Home Economy Only two execs have had more money clawed back than Wells Fargo’s Stumpf and Tolstedt

Only two execs have had more money clawed back than Wells Fargo’s Stumpf and Tolstedt

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         Only two execs have had more money clawed back than Wells Fargo’s Stumpf and Tolstedt

The new clawbacks from Wells Fargo executives put the pay taken from the former chief executive and ex-head of its community bank as the third- and fourth-highest in history.

On Monday, Wells Fargo

WFC, -2.09%

 clawed back an additional $28 million from the pay of former CEO John Stumpf and another $47 million’s worth of stock options from Carrie Tolstedt, who headed what was called the community bank, after the bank’s board studied sales practices at the lender that opened millions of unauthorized accounts.

Also read: 10 shocking passages from the Wells Fargo report on aggressive sales practices

An updated MarketWatch analysis of forfeitures and so-called clawbacks of compensation by the Securities and Exchange Commission or by companies themselves finds that Stumpf retained his spot for the third-highest clawback, while Tolstedt has leapfrogged ex-Comverse CEO Kobi Alexander for fourth place.

A previous examination of clawbacks by MarketWatch found it was a rarely used tool until 2006.

The updated data was compiled by Audit Analytics:

Executive Company Amount Reason William McGuire United Health $600 million Options backdating Dennis Kozlowski Tyco $505.8 million Accounting fraud John Stumpf Wells Fargo $69 million Unauthorized account opening Carrie Tolstedt Wells Fargo $66.3 million Unauthorized account opening Kobi Alexander Comverse $26.2 million Options backdating Jamie Dimon J.P. Morgan $11.5 million ‘Whale’ loss Stephen Gillett Best Buy $10.2 million Short tenure Ian McCarthy Beazer $6.5 million cash plus restricted stock Accounting fraud Doug Braunstein J.P. Morgan $4.5 million ‘Whale’ loss Michael Laphen CSC (now DXC) $3.7 million Accounting fraud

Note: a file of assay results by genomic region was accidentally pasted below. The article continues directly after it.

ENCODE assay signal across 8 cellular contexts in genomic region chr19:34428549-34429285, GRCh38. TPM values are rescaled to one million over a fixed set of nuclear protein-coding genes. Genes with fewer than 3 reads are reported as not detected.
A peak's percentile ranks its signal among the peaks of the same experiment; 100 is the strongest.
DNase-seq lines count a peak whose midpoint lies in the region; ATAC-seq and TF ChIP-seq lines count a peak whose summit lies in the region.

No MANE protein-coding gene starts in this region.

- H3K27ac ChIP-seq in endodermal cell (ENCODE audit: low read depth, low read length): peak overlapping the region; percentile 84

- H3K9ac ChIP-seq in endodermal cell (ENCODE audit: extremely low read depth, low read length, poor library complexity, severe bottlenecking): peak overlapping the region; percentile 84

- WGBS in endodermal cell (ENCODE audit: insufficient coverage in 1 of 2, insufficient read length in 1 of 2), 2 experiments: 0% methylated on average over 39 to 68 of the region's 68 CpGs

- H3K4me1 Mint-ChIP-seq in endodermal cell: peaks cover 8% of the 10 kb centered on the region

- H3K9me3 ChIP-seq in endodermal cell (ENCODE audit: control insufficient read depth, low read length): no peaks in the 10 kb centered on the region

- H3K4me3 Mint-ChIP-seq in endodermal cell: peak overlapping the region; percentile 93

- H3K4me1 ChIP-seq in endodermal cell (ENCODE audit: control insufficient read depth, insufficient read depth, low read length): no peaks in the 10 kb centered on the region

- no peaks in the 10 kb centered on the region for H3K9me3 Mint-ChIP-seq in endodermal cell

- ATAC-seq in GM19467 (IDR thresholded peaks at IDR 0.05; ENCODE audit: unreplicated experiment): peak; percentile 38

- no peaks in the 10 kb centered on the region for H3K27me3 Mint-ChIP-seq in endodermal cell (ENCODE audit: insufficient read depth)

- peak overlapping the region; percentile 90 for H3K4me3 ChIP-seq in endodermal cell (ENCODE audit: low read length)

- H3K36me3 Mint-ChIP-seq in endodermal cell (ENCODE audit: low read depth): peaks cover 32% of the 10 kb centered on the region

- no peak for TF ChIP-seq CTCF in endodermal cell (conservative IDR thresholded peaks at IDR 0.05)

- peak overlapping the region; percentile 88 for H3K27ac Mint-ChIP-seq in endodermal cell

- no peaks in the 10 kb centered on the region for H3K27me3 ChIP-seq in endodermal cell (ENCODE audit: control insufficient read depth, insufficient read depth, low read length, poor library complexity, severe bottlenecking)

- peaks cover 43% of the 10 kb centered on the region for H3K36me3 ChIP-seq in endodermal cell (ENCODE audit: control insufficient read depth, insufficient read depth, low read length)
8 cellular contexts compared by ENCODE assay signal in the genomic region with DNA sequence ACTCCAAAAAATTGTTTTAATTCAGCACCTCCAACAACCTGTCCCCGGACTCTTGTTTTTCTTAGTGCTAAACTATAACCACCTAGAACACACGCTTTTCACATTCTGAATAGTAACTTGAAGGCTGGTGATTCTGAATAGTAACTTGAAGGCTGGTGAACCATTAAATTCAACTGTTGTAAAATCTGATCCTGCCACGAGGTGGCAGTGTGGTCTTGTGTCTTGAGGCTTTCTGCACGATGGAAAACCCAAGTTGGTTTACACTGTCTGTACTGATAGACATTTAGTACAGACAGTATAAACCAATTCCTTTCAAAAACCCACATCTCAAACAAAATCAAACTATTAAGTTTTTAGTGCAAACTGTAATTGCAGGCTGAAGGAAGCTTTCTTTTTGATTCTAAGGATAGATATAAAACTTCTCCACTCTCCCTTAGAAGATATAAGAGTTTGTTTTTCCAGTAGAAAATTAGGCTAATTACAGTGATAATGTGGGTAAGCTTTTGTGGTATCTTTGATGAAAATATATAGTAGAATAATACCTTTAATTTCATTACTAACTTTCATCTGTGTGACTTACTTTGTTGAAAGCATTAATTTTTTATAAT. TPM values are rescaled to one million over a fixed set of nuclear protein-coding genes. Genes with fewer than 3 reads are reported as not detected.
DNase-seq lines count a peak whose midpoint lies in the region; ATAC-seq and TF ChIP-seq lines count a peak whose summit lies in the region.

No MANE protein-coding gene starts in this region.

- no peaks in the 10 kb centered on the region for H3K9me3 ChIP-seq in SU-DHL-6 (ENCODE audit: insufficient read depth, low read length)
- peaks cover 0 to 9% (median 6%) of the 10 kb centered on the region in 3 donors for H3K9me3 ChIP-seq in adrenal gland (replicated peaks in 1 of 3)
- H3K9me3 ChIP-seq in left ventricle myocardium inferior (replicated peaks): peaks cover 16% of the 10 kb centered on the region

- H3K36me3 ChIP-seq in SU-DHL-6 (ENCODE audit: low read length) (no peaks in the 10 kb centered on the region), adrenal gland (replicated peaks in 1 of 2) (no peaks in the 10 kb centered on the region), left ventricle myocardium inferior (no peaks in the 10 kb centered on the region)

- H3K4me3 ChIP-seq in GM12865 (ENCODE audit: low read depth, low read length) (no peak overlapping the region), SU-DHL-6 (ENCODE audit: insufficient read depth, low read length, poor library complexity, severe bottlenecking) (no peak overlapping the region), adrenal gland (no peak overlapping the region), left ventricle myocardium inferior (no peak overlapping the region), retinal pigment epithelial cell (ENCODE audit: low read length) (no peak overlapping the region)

In the Audit Analytics review, it found one company, Western Union

WU, -0.57%

issuing a statement explaining why a clawback wasn’t merited for a $586 million settlement with federal and state regulators over not having an effective anti money-laundering program.

Why the bank of the future will look like an Apple store(1:31)

As e-banking technology has improved, the number of bank branches is expected to fall by a third in the next decade. But rather than get rid of branches altogether, banks are trying to give them makeovers to get customers to still come in.

Another, Archrock

AROC, +0.75%

accepted CEO Bradley Childers’ waiver of a $753,000 incentive award that he was due as an appropriate form of reimbursement of prior compensation, due to a restatement.

At Advanced Drainage Systems

WMS, +0.00%

the company requested, and received, the voluntary reimbursement for fiscal 2015 awards given its restatement.

Wells Fargo shares have fallen 2.3% in 2017, while the S&P 500

WFC, -2.09%

 has gained 5%.

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